Preventing Cancer: Is Progress Being Made?–2

As promised in the last post, I will share with you more of my impressions of the 2009 American Institute for Cancer Research‘s Conference on Food, Nutrition, Physical Activity and Cancer in Washington, DC a couple of weeks ago:


  • Scientists for centuries have been searching for ways to stop the aging process. They have not had much success as we all recognize.
  • Some progress has been made delaying aging through caloric restriction–simply eat less. Its popularity has not caught on, as the increasing girth and flab of Americans amply testifies.
  • Dr. Clive McKay of Cornell University was the first to promote caloric restriction as a method of extending life.
  • Its value has been demonstrated in rat and mice laboratory models–and it is the only known way of significantly prolonging life.
  • Rhesus monkeys on calorie restricted diets do not get diabetes or cancer!
  • A mechanistic (genetic) explanation of how calorie restriction inhibits colon, breast, and pancreatic tumors in animal models was presented.
  • It was compelling–but I doubt there a a lot of human volunteers for calorie restriction!

Mitochondrial Energetics:

  • The mitochondria are organelles within every cell and serve as cellular power plants.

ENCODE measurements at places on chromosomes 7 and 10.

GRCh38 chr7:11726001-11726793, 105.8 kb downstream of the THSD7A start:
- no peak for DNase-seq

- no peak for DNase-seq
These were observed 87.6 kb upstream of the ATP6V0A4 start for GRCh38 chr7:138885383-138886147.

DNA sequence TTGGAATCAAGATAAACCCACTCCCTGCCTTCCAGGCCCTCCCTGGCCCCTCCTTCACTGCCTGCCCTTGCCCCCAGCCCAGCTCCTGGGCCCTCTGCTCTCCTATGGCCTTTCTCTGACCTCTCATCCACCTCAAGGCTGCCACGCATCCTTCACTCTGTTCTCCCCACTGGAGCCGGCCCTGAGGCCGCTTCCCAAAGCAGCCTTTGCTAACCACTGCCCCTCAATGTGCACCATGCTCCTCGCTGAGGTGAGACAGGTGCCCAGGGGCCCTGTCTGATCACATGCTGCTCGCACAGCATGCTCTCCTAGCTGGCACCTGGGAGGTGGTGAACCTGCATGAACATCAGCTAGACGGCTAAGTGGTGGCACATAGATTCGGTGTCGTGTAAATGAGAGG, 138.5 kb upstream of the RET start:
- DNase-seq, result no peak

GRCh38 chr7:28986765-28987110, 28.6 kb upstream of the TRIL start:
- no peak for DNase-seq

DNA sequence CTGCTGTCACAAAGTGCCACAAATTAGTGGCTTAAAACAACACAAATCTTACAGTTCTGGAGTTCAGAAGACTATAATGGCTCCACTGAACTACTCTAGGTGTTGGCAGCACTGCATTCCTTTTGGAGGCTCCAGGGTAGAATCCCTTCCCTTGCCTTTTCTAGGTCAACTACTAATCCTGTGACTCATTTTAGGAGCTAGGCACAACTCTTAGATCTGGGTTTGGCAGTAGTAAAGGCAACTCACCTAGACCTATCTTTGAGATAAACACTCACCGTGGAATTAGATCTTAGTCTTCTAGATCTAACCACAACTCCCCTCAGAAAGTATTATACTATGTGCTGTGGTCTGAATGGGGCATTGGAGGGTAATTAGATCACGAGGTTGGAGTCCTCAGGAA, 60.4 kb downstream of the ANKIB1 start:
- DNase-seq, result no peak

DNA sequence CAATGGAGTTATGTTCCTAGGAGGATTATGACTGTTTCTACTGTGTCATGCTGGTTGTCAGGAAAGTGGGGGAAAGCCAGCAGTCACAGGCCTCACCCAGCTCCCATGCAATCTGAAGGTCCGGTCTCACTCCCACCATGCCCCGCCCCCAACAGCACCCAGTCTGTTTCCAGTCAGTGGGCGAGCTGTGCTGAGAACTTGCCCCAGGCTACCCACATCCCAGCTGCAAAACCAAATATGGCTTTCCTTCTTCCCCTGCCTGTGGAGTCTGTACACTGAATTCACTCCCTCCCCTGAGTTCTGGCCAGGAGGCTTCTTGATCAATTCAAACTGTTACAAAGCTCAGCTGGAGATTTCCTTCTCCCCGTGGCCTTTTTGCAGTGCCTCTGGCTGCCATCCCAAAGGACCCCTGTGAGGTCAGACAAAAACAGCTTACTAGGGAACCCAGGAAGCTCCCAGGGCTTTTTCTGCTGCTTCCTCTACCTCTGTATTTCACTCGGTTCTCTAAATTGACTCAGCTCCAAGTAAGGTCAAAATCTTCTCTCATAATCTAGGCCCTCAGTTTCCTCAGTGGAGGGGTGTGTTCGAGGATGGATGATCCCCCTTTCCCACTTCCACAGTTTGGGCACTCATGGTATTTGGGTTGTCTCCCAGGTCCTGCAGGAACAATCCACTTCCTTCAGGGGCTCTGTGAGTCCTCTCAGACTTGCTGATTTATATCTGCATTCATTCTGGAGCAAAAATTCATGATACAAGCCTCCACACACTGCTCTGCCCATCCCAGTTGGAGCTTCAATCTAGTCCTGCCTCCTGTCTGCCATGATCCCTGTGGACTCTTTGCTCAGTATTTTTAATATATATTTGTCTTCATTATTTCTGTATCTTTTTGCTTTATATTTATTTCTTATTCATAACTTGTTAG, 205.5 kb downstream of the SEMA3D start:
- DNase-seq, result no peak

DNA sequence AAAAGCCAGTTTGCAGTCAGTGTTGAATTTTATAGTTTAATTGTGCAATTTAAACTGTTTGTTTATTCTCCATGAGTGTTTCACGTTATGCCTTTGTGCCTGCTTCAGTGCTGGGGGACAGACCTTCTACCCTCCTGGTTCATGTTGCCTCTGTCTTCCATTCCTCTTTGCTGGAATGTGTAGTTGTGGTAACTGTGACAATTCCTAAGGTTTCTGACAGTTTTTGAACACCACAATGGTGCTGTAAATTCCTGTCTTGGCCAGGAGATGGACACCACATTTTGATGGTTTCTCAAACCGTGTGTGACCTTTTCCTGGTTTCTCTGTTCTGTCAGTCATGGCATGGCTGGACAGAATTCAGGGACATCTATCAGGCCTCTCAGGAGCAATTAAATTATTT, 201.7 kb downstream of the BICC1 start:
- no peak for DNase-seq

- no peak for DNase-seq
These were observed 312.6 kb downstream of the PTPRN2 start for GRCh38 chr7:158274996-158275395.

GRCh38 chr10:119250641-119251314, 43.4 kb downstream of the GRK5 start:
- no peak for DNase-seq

• In normal cells these tiny organelles make most of the energy for cell function, and a small portion comes from a different pathway called glycolysis.
  • In cancer cells energy production is remodeled so that the mitochondria produce less energy and glycolysis produces much more.
  • Dr. Peterson and Dr. Ko from Johns Hopkins have been working on finding a way to destroy the cancer cell’s ability to produce energy without impacting the normal cells. Their results are amazing, and they continue this exciting research.

Physical Activity:

  • We all know that physical activity is important for good health — including preventing many types of cancer. Evidence was presented from animal models that more is not always best, though. In rats, the best outcomes in cancer prevention were found with 50-60 minutes of physical activity per day.
  • Very, very few people can maintain ideal weight without regular physical activity.
  • Weight loss is more effective when more calories are burned with physical activity and fewer calories are consumed.
  • Standing up at work burns more calories than one hour of intense physical activity in the morning! Maybe we all should use a stand-up desk like Donald Rumsfeld did!

The message was strong: eat fewer calories, burn more with physical activity, and include plenty of fruits, vegetables, legumes, whole grains and nuts in your diet to prevent cancer. Sounds like very good advice to me!